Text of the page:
Dynamic mic for vocal recording?

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I have a perfectly good studio condenser mic for vocals that I'm very happy with. But that's all wired in to my main production computer, and I'm lazy and don't feel like moving it around.

So I'm thinking of getting a second mic to mainly use to record vocals on my iOS device, now that Logic and Garageband for iOS sync pretty painlessly (so I can record vocals elsewhere in the house when my wife is in our shared "office," or when traveling). And I'm kind of tempted to go with a dynamic handheld, both for variety and so I can, you know, prance around and live out my child-like rock-star fantasies.

I know condensers are generally "better" for vocals where one doesn't need the flexibility of a handheld dynamic (generally a live setting), and the sales guy at Sweetwater thought I was nuts when I raised this with him (and he suggested a IK iRig Mic Studio iOS compatible condenser instead). Which is probably good advice.

But I guess my question is: has anyone here had success using a dynamic mic for recorded / studio vocals?

(Also, I'm aware there are handheld condensers, but the Sweetwater guy also felt strongly that they, like dynamic handhelds, are pre-EQd for stage use and not really suitable for studio recording. Of course, my voice could maybe use all the pre-EQ it can get. Dirol )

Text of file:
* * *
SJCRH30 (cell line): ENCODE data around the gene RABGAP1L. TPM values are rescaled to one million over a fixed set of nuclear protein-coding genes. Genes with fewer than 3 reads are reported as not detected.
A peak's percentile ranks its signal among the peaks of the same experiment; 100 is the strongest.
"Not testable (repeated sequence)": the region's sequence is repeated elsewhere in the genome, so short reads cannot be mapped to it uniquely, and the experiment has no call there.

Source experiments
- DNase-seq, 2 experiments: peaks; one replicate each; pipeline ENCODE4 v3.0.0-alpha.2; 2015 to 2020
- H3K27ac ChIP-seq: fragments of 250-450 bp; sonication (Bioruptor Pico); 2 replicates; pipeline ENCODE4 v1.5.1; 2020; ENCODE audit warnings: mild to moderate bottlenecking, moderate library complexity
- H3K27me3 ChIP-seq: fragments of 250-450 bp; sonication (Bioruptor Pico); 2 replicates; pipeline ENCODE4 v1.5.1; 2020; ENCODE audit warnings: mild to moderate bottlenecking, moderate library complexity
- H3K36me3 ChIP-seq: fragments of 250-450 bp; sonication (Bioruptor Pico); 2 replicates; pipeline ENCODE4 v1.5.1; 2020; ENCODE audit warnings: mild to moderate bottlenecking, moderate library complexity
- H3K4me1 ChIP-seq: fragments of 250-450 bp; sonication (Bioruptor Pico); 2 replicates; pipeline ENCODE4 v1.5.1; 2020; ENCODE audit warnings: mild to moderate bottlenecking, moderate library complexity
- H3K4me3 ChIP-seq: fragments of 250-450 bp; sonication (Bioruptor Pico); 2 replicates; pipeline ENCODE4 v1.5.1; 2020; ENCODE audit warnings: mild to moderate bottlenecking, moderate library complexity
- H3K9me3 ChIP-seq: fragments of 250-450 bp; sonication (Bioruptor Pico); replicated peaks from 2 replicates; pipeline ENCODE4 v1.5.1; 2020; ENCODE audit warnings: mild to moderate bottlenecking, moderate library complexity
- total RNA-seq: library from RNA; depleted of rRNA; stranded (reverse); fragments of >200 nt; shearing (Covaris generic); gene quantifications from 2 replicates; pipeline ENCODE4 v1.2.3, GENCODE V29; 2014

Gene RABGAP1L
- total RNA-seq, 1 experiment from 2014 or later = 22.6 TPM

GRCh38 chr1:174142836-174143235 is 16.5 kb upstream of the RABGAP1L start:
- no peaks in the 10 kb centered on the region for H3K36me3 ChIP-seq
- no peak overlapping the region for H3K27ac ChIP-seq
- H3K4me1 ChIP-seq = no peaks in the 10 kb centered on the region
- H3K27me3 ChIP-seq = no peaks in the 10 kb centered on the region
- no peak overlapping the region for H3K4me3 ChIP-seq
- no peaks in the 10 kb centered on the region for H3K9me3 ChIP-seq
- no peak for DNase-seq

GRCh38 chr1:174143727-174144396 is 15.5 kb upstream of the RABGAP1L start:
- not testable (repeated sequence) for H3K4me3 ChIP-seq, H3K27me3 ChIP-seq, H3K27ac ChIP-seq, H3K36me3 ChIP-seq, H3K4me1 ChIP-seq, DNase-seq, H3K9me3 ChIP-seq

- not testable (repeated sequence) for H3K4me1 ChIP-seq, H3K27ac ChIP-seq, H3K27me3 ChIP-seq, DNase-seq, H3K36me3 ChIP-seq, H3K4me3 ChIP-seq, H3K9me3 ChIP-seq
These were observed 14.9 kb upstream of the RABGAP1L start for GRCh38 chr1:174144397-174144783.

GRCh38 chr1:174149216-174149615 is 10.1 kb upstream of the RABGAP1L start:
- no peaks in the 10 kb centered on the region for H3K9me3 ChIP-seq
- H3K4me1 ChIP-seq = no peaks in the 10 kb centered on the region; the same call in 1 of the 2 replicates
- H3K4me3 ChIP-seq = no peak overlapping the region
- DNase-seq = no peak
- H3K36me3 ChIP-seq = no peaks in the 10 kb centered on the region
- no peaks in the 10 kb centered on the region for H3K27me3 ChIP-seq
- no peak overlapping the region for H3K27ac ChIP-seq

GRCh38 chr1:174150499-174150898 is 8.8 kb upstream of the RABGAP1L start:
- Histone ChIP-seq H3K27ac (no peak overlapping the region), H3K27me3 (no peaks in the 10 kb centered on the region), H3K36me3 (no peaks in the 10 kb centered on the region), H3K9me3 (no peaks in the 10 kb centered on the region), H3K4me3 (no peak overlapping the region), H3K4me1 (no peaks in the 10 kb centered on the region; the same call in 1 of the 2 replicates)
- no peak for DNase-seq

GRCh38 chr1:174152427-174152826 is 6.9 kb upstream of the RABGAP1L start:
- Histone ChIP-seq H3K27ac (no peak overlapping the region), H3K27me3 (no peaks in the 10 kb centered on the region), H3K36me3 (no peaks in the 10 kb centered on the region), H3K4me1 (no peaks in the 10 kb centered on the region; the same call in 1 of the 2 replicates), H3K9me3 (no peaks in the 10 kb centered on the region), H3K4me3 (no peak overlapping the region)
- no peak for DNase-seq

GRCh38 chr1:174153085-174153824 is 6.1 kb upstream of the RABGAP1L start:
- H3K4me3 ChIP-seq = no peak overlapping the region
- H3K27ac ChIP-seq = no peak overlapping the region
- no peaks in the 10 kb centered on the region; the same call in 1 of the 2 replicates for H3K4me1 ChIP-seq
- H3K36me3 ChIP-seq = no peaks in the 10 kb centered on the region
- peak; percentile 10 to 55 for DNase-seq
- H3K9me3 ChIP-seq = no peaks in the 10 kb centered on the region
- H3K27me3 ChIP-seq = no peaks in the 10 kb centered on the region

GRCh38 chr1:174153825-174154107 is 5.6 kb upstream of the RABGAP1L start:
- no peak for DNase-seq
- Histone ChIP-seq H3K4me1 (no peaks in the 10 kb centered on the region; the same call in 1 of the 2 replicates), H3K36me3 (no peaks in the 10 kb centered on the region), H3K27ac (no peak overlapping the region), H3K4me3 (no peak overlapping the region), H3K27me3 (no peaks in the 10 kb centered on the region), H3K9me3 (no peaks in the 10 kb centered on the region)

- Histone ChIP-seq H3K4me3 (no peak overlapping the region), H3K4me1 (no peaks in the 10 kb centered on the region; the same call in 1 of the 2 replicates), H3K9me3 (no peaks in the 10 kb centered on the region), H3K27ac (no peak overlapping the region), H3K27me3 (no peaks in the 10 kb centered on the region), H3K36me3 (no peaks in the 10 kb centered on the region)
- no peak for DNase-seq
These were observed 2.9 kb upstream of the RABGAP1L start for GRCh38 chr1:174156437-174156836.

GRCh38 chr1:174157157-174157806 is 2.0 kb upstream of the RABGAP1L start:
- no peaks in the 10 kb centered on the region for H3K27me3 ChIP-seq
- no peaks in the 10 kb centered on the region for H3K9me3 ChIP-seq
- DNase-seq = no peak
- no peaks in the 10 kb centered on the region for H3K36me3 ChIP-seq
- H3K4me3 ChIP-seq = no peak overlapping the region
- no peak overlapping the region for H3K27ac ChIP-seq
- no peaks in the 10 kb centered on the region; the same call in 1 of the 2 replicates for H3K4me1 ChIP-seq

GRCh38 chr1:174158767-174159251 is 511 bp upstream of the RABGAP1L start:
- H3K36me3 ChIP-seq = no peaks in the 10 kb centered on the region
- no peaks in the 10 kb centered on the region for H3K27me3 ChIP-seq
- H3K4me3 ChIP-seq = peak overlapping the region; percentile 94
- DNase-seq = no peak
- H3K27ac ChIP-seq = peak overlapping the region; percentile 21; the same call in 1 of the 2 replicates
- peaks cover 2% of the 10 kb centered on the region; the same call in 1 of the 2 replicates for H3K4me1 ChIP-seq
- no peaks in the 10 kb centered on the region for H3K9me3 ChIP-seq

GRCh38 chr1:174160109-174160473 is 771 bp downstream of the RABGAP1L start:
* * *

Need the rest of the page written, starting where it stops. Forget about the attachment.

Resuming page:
Are you looking for a regular mic or USB?

Use a dynamic, there are a lot of stories floating around about Bono using an SM 58 in the control room, Michael Jackson using an SM7, maybe the Blood Sweat and Tears guy (if I remember correctly) using an SM53. To sound their best they could all use a high-quality preamp, but the mics are not that expensive (except for the SM7, and those get used in studios for vocals all the time). I've seen photos of the BeeGees singing into Sennheiser 421's, Stevie Nicks used a 441.

You'll need some kind of mic to iOS device, like the Blue Icicle (or others like it) --> USB --> something to IOS... I'm not real clear on what's out there. Or a cheap interface that plugs into iOS and has an XLR jack and preamp.

@pipewrench67 Regular XLR; if I go down this path, I'll use an interface. I didn't even think there were any USB dynamic mics, although I may be wrong.

@standup Not sure how high quality my pre-amp would be -- basically just whatever is in whatever interface I use (again, cheap portability is the goal). On my main setup, I use an Apogee One, which I could actually use as it is compatible with my ipad, but I'm trying to avoid having to deconstruct and reconstruct my "permanent studio," so I may look for cheaper other options. Anyway the info about Bono & MJ is definitely good to know!